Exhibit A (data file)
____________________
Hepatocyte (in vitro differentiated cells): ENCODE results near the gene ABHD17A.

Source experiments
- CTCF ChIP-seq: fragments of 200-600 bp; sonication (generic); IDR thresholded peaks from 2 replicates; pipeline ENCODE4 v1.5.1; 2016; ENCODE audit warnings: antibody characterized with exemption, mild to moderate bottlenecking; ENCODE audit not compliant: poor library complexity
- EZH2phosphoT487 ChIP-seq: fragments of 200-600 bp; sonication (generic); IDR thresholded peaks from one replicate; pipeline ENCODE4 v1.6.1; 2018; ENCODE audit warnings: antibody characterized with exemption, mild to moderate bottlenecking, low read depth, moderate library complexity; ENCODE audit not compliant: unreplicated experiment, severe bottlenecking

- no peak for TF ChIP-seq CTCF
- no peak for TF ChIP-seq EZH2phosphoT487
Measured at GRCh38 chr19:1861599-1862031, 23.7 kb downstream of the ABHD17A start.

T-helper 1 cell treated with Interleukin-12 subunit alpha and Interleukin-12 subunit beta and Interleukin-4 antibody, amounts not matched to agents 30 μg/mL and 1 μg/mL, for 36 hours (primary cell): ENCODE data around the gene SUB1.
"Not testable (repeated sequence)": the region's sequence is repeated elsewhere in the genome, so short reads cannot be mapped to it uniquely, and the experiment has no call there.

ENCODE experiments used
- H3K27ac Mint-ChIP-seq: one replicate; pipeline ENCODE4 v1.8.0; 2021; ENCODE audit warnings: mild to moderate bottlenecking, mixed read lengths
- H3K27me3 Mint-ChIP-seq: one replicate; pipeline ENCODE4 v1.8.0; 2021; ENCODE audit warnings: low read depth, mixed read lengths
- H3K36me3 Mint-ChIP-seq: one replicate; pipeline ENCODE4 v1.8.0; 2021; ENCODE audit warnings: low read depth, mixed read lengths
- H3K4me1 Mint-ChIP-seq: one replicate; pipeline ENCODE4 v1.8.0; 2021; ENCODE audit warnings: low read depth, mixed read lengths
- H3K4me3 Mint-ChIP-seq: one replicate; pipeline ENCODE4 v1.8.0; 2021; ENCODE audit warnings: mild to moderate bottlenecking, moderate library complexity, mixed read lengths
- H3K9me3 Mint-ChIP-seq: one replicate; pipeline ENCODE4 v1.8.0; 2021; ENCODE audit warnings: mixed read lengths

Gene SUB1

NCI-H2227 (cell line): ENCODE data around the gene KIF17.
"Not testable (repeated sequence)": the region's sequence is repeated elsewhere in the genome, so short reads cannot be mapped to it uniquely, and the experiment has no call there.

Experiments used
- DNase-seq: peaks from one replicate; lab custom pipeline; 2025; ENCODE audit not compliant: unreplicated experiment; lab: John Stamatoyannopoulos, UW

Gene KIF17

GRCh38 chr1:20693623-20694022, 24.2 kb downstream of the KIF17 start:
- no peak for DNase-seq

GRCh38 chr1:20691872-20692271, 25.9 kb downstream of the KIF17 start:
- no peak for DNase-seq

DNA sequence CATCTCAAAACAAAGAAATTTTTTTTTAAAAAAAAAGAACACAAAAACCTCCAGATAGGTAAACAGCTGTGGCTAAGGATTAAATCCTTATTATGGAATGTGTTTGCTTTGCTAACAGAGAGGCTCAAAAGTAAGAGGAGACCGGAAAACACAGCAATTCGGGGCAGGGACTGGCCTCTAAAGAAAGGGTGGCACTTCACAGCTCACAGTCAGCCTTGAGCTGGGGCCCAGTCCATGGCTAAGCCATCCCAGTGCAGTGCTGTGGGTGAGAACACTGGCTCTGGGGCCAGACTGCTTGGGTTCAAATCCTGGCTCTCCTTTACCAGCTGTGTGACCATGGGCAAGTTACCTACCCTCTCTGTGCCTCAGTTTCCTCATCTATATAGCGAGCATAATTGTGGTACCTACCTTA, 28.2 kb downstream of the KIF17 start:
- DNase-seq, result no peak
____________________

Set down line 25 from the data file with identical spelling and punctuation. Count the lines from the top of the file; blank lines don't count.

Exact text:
GRCh38 chr1:20691872-20692271, 25.9 kb downstream of the KIF17 start: